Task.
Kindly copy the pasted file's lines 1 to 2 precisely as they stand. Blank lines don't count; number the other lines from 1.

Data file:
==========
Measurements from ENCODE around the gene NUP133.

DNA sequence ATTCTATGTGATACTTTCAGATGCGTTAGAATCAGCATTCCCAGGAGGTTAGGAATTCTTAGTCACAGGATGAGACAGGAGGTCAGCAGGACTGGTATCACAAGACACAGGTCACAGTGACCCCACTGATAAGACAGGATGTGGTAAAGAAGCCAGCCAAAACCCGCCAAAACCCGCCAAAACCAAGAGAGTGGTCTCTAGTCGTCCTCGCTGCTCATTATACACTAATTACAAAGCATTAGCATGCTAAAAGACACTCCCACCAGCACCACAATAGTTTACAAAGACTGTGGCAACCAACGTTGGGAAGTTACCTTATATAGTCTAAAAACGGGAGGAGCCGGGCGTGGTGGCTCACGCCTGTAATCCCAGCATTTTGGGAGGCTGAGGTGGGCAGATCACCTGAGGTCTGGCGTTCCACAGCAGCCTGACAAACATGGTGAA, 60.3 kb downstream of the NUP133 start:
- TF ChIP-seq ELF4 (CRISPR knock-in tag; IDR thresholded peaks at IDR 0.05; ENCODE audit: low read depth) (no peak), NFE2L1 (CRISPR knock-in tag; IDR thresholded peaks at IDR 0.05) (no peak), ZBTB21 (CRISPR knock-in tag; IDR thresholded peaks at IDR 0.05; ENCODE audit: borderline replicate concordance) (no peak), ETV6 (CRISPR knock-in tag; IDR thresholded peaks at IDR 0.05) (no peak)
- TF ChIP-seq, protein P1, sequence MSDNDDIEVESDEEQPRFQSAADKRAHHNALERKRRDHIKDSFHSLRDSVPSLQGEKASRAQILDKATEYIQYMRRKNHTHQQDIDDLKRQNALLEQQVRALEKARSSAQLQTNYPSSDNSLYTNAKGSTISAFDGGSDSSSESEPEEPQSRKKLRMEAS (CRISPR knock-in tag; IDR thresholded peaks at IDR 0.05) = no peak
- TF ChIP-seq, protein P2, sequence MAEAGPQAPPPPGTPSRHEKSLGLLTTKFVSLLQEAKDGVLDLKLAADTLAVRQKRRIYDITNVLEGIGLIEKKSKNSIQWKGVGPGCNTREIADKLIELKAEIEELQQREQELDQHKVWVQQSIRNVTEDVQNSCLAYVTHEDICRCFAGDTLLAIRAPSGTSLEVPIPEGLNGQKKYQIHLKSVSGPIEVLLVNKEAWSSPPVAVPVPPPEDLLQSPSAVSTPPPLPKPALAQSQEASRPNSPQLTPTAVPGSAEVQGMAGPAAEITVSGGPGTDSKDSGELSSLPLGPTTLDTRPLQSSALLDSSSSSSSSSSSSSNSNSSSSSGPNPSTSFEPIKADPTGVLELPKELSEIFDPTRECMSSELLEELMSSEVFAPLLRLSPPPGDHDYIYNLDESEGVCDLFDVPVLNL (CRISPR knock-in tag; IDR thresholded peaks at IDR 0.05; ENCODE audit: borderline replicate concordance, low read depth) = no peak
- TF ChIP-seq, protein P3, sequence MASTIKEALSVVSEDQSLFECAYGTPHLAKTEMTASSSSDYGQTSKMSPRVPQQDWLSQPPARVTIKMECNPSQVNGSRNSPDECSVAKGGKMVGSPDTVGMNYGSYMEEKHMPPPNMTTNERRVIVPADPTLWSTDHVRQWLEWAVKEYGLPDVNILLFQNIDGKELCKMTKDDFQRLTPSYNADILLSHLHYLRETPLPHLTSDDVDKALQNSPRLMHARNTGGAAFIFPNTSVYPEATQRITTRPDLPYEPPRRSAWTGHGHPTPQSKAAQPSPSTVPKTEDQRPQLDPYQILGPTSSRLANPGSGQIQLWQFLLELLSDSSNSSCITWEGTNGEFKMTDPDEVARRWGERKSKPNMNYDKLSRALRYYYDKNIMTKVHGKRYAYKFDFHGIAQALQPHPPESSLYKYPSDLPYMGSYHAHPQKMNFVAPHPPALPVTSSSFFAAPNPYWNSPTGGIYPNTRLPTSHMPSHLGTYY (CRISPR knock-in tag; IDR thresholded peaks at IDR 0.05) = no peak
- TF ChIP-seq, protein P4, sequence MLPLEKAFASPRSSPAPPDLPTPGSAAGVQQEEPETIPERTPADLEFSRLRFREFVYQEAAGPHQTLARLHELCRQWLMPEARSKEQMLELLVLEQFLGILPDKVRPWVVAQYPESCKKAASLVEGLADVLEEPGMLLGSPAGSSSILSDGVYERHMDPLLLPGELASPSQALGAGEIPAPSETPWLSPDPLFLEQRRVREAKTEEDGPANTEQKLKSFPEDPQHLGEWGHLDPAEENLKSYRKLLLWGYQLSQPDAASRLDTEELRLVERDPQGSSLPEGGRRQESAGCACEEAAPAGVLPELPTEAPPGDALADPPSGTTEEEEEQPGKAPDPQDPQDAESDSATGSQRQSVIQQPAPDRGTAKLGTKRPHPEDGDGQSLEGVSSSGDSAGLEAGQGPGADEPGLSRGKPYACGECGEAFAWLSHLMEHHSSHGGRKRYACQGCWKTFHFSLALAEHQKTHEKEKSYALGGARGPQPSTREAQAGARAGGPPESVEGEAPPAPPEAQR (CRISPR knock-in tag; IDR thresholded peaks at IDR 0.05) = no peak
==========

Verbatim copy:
Measurements from ENCODE around the gene NUP133.

DNA sequence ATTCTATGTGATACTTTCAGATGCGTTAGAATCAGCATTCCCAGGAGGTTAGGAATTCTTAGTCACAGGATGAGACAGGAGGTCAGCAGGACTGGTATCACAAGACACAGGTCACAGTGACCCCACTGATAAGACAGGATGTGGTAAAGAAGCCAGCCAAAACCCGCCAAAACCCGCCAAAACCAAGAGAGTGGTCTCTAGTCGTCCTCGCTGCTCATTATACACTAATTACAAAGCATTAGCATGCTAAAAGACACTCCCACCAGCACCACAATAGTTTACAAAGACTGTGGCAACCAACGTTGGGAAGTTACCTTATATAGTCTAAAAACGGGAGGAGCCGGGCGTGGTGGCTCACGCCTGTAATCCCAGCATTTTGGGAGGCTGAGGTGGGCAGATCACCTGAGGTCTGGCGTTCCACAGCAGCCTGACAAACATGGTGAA, 60.3 kb downstream of the NUP133 start: